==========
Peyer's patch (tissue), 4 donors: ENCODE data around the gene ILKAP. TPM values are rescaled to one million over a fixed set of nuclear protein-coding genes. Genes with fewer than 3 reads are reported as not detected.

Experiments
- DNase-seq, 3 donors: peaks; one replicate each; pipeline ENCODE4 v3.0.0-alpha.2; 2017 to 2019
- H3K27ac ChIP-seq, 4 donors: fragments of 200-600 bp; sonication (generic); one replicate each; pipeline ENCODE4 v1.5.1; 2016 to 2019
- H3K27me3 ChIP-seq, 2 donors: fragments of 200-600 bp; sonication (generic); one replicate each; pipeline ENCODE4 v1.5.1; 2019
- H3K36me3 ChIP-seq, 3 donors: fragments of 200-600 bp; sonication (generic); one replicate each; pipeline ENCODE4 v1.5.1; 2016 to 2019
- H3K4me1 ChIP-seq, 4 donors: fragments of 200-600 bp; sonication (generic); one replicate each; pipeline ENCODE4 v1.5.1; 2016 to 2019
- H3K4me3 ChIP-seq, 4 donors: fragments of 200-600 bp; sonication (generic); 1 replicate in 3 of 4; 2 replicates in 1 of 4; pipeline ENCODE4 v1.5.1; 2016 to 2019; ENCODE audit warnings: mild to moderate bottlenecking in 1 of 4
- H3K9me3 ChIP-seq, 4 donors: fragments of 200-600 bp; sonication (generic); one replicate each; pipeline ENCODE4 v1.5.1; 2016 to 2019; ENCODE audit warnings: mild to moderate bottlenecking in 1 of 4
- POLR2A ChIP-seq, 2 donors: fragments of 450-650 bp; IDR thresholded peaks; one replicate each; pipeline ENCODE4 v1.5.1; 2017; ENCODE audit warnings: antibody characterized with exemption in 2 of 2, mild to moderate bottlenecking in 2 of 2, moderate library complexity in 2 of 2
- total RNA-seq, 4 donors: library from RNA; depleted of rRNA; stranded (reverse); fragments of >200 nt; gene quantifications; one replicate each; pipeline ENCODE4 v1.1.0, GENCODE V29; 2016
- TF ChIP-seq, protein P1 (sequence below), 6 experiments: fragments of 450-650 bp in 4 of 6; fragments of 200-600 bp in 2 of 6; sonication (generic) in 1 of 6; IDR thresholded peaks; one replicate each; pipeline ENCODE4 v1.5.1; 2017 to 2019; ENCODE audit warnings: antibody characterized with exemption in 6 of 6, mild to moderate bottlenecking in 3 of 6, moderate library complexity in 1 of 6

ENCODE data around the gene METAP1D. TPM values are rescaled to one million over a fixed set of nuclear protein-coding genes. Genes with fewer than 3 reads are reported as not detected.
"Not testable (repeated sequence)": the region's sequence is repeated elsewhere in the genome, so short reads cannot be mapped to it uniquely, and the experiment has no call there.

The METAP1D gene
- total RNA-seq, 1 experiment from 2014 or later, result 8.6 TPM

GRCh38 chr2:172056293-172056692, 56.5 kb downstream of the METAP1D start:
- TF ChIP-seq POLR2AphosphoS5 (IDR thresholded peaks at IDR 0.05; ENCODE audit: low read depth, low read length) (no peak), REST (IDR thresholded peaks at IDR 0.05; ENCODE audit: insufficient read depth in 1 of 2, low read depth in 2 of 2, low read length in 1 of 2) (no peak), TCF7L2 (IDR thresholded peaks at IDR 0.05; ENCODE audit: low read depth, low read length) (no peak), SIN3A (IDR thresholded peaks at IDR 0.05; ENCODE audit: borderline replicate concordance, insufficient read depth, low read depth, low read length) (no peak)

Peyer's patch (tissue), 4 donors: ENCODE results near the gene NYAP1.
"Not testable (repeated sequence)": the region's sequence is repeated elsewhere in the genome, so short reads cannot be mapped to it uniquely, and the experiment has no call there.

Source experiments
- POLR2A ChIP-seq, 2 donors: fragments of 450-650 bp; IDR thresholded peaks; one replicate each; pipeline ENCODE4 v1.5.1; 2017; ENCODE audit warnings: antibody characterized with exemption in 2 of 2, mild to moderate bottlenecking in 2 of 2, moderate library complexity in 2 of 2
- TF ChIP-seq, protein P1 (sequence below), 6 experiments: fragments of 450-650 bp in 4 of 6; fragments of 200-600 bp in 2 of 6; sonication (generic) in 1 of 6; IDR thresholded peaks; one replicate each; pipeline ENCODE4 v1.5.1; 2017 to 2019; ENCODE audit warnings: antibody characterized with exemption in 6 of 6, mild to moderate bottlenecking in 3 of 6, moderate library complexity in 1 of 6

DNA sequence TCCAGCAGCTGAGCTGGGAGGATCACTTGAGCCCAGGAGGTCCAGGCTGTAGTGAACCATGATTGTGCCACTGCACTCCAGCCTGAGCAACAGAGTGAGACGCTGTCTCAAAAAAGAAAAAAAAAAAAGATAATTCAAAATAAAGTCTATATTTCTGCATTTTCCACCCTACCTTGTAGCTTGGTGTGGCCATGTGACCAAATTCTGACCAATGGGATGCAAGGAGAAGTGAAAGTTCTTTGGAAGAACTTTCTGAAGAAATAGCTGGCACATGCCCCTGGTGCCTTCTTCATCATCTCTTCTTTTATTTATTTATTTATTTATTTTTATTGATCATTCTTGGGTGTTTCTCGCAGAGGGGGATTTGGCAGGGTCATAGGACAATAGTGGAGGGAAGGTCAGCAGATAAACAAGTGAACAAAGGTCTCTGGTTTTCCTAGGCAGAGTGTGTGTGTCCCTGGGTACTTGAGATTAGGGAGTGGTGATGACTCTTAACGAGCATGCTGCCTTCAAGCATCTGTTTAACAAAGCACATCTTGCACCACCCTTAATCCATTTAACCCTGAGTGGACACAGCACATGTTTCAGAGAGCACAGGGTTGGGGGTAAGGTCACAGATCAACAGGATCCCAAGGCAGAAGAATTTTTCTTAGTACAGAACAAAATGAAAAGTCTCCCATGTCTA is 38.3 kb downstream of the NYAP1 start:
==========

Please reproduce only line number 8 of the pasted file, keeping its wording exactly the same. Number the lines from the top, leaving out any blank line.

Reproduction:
- H3K4me3 ChIP-seq, 4 donors: fragments of 200-600 bp; sonication (generic); 1 replicate in 3 of 4; 2 replicates in 1 of 4; pipeline ENCODE4 v1.5.1; 2016 to 2019; ENCODE audit warnings: mild to moderate bottlenecking in 1 of 4